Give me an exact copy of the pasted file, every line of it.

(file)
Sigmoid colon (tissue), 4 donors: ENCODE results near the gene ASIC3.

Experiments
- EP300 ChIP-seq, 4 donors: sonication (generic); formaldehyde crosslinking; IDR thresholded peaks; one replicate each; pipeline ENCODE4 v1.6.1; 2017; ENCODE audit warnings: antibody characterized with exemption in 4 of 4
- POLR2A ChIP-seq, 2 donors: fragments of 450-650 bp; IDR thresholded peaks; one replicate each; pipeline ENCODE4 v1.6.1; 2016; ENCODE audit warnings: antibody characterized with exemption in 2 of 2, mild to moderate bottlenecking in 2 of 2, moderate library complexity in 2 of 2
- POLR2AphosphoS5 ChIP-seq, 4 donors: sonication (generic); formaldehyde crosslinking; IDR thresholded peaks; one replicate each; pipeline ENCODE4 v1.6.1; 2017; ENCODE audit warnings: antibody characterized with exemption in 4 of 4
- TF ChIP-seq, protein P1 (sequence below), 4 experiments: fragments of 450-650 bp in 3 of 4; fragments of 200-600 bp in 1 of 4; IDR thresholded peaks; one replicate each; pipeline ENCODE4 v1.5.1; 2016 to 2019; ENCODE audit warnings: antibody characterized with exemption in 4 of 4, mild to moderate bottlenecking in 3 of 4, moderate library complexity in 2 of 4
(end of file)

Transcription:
Sigmoid colon (tissue), 4 donors: ENCODE results near the gene ASIC3.

Experiments
- EP300 ChIP-seq, 4 donors: sonication (generic); formaldehyde crosslinking; IDR thresholded peaks; one replicate each; pipeline ENCODE4 v1.6.1; 2017; ENCODE audit warnings: antibody characterized with exemption in 4 of 4
- POLR2A ChIP-seq, 2 donors: fragments of 450-650 bp; IDR thresholded peaks; one replicate each; pipeline ENCODE4 v1.6.1; 2016; ENCODE audit warnings: antibody characterized with exemption in 2 of 2, mild to moderate bottlenecking in 2 of 2, moderate library complexity in 2 of 2
- POLR2AphosphoS5 ChIP-seq, 4 donors: sonication (generic); formaldehyde crosslinking; IDR thresholded peaks; one replicate each; pipeline ENCODE4 v1.6.1; 2017; ENCODE audit warnings: antibody characterized with exemption in 4 of 4
- TF ChIP-seq, protein P1 (sequence below), 4 experiments: fragments of 450-650 bp in 3 of 4; fragments of 200-600 bp in 1 of 4; IDR thresholded peaks; one replicate each; pipeline ENCODE4 v1.5.1; 2016 to 2019; ENCODE audit warnings: antibody characterized with exemption in 4 of 4, mild to moderate bottlenecking in 3 of 4, moderate library complexity in 2 of 4